A few recent dips into the popular culture . . . .
In March, I went to the anniversary party at the Mystery Bookstore in Westwood, mainly to see relatives Lee Goldberg and Tod Goldberg signing there. Robert Parker, author of the Spenser novels, was signing too; so I bought his most recent book, Cold Service, and had it signed. I then read it.
This was only the second Spenser novel I've read; and the first was back in the mid-80's. I therefore have little idea how much this one hews to or deviates from the norm for this extensive series. That said, this was a fun book to read. Reading Spenser and Hawk's witty banter, and the recurring bits about Spenser's rarefied tastes and Hawk's hidden intellectual side, is a hoot. But the plot is another question. The plot depends on the bad guys being breathtakingly stupid. We hear throughout the book that the Ukrainian nudniks our heroes challenge are bad dudes. They're nasty, they're ferocious, and they're relentless. Indeed, they decapitate one poor fellow who talks to Spenser and Hawk. One would certainly expect such implacable foes to track down Spenser and Hawk (particularly at Spenser's office, which we gather is not a hidden sanctum sanctorum) and shoot them. Yet the malefactors make no effort to do so, even after Hawk and Spenser boldly burst into the corrupt Ukrainian mayor's city hall, threaten him at gunpoint, and beat up one of his goons. Not only do the bad guys fail to take the logical step of attacking these potential threats, they also fall prey -- in Wile E. Coyote style -- to Spenser and Hawk's rather silly ploy to play both sides against the middle. Still, fun.
More fun is the movie SIN CITY, which my wife and I watched Saturday. I devoured the SC comics serials when they came out in the '90's -- particularly the first one, starring the indefatigable maniac Marv -- and had been looking forward to the movies since seeing the preview at the 2004 San Diego con. Director Robert Rodriguez enthused that it would be the most faithful comic book adaptation ever made. That it is -- although it does cut some bits out of the stories, and add others.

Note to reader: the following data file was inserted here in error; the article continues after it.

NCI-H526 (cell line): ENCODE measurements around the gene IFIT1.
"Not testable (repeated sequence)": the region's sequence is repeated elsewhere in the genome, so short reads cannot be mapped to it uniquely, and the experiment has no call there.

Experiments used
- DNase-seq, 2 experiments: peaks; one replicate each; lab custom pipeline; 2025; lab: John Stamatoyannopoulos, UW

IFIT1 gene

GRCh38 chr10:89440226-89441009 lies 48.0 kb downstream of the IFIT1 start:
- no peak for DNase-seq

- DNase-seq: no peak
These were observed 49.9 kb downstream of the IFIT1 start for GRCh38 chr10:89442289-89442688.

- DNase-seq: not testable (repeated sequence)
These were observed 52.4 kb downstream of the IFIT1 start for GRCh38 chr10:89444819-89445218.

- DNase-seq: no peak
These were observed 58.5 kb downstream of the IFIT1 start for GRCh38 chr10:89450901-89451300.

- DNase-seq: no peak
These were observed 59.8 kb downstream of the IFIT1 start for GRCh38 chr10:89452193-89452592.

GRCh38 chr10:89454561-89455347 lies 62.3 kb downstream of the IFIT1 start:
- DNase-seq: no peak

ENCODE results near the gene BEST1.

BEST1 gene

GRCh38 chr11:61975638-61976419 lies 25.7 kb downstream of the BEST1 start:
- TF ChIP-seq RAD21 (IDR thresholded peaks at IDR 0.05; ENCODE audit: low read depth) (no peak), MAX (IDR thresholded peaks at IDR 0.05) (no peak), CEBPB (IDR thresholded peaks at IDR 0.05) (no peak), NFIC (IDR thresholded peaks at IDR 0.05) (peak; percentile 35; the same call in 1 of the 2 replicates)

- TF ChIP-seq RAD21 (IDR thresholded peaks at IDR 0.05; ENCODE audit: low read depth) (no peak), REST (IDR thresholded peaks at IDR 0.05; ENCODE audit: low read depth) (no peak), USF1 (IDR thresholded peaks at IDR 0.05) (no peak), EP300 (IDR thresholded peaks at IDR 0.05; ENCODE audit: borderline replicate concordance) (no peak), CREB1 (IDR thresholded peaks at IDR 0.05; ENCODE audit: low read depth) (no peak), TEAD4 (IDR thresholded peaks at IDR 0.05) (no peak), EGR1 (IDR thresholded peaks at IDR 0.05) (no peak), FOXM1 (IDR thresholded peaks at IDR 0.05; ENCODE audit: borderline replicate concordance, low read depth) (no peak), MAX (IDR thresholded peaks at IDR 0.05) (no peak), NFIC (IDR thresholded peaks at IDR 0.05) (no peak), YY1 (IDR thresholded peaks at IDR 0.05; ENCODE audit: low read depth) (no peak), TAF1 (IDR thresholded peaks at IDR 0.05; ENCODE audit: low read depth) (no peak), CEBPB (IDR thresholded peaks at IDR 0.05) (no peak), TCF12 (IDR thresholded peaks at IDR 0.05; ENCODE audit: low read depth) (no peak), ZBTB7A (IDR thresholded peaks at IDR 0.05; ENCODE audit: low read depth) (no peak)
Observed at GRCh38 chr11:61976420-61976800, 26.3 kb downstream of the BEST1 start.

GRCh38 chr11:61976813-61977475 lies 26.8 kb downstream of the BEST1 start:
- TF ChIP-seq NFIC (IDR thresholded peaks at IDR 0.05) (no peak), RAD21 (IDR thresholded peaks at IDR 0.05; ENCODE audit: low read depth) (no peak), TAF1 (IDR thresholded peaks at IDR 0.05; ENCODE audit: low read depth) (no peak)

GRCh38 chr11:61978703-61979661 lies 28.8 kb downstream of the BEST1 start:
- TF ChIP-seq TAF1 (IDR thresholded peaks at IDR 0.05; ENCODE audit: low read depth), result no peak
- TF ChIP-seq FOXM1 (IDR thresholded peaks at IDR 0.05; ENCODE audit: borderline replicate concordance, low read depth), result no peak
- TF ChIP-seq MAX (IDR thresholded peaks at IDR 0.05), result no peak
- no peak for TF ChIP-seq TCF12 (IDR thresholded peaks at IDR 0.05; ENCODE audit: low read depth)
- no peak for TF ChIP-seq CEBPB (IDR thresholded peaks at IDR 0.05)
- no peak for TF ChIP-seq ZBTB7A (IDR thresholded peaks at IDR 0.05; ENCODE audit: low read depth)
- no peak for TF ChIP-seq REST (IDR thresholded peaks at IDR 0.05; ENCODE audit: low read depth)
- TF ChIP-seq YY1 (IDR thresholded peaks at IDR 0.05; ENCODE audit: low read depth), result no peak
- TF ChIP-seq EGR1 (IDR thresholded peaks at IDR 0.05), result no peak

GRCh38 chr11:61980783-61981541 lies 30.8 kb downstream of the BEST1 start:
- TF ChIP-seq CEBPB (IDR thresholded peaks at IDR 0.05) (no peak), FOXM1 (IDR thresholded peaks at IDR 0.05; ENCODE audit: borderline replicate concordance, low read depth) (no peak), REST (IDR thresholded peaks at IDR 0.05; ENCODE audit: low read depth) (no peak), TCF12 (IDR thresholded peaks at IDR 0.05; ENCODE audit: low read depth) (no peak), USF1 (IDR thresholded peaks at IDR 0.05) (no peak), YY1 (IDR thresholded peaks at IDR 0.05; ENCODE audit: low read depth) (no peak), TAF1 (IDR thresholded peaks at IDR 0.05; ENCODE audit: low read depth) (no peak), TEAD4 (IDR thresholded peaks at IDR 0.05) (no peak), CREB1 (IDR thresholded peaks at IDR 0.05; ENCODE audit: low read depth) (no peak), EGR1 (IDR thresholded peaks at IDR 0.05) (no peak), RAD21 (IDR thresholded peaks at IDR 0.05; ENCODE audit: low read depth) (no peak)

The effect is somewhat uneven. It works best when a particular actor ties into the ferocious energy of Miller's prose. The best example is Mickey Roarke's Marv, who spits out Miller's pulpish lines like he'd been speaking that way all his life. The worst example is an exchange near the beginning between Michael Madsen and Bruce Willis, marred by such stilted delivery you can imagine the two reading aloud from teleprompters just out of camera view. As for the attempt to shoot the comic as it looks on the page, that too works better in some scenes than others. The best scenes include the one of Marv staring up at a statue of the evil cleric, with what can only be described as Miller Rain (a close relation to Will Eisner's Eisenspritz) seeming to slice him apart; and several scenes with Bruce Willis as Hartigan, in which the balance of white and black is breathtaking. The scenes I did not like were the ones where comic book physics did not translate well to the screen. In Miller's comic, it makes perfect sense for Marv to spring into the air and hit a police car windshield with both feet. On film, it looks cartoonish, and makes the old suspension of disbelief pretty tough.
But overall, Sin City is a magnificently entertaining experiment in translating a comic book unadulterated to the screen; and I'm happy to see it tear up the box office in the midst of the early-spring doldrums.